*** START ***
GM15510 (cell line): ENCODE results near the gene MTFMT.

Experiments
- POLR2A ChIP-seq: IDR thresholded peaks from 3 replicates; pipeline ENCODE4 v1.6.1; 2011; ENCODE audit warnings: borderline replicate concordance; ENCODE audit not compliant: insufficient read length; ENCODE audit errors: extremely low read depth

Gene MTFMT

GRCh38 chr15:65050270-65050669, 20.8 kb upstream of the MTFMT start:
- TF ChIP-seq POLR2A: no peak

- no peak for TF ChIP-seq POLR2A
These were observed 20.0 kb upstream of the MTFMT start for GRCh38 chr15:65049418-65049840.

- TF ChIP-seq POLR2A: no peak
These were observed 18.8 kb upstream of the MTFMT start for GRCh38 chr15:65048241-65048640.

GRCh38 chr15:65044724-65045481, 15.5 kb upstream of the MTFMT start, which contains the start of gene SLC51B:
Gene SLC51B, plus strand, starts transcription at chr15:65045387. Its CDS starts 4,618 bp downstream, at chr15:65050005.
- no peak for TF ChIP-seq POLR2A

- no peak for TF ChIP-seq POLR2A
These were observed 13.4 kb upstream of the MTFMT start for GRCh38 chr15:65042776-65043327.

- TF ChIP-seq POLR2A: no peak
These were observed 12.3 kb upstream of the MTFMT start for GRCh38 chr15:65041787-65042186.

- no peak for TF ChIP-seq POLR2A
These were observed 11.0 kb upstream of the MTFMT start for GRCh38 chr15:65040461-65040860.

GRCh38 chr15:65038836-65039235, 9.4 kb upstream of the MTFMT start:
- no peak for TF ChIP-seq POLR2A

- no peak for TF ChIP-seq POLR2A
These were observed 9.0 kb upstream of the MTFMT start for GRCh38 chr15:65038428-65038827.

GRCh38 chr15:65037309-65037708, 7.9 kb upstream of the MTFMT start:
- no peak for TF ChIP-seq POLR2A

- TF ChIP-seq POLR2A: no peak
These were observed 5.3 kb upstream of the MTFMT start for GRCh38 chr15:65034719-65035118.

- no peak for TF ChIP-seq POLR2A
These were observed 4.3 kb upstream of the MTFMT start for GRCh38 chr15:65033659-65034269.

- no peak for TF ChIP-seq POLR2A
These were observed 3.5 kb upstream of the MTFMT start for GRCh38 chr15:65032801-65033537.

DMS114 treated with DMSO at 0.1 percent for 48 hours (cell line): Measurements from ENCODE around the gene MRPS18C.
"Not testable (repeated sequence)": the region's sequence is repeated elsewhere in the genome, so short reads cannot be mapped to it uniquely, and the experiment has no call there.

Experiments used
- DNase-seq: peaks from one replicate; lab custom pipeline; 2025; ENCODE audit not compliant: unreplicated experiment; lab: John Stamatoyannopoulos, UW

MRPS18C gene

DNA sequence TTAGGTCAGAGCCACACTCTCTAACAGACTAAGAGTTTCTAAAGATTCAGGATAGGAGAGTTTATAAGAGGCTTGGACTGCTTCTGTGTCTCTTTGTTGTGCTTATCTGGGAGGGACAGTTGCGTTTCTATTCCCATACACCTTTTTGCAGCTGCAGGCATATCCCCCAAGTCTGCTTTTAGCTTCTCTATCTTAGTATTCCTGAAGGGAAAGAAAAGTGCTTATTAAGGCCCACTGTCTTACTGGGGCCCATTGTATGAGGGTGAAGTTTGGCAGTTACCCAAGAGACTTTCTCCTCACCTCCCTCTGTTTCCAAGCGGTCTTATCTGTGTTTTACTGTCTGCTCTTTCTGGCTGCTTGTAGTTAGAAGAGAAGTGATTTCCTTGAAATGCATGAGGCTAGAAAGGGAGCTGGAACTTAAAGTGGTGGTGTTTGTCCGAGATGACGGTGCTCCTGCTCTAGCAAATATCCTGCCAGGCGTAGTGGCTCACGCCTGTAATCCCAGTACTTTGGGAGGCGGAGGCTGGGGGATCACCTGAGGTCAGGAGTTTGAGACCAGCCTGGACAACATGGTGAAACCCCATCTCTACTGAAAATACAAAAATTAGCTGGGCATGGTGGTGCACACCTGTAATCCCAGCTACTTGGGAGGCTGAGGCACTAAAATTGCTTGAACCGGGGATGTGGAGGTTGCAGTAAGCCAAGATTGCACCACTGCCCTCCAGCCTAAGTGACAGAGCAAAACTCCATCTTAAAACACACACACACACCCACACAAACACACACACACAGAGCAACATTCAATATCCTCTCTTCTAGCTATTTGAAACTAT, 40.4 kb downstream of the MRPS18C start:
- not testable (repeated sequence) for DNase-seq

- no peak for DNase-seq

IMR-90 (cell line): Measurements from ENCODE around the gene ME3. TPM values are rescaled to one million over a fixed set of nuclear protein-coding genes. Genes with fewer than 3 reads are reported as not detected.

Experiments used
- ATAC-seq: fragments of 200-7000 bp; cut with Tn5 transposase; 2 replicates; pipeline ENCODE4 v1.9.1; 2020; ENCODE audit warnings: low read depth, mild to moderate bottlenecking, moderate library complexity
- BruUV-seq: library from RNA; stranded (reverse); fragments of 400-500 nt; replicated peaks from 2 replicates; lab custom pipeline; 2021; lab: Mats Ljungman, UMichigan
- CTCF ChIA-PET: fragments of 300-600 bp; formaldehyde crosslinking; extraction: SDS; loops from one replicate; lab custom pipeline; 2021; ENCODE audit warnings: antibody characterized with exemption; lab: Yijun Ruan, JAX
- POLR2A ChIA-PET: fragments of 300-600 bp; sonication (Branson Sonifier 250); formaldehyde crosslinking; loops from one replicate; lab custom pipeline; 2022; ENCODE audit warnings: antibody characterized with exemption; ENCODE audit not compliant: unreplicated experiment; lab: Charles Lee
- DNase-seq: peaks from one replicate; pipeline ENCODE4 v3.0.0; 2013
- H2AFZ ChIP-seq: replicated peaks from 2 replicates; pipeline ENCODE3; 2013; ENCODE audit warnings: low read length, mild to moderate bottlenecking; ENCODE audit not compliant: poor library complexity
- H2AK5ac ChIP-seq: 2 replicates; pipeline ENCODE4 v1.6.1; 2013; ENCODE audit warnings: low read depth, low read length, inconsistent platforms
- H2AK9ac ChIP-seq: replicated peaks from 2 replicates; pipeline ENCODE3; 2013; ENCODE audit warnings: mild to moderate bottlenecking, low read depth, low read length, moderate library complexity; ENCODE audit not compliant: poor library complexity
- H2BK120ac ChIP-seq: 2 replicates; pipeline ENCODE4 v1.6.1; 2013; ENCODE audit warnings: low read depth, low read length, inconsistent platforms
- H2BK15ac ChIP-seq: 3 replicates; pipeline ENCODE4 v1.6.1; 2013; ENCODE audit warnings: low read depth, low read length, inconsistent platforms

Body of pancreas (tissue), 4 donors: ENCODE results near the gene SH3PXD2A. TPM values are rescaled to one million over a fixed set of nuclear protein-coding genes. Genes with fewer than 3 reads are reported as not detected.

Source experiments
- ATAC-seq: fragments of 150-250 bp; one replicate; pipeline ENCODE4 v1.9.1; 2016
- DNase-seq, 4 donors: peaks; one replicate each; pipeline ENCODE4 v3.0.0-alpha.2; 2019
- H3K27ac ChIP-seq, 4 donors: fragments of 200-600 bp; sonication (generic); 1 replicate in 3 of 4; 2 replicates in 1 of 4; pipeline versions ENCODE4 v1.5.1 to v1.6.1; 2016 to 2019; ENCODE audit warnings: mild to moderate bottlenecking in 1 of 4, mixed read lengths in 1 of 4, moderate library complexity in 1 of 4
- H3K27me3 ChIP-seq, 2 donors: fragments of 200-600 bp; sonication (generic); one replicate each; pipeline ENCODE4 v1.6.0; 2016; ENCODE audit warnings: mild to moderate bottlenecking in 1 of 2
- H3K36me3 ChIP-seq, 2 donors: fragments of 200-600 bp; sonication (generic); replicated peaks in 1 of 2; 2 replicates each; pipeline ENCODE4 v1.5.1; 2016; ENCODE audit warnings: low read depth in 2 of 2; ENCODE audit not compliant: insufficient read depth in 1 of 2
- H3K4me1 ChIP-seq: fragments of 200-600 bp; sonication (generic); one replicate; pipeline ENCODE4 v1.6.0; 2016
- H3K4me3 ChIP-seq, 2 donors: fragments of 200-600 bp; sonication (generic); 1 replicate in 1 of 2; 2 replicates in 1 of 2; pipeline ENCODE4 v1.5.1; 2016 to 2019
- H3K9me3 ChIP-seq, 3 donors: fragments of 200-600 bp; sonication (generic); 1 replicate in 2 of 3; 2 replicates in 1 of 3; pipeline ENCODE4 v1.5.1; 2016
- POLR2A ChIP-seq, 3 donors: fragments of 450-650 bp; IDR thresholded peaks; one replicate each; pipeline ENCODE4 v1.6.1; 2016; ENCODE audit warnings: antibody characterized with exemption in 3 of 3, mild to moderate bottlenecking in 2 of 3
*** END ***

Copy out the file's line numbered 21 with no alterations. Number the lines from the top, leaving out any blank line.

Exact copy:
- no peak for TF ChIP-seq POLR2A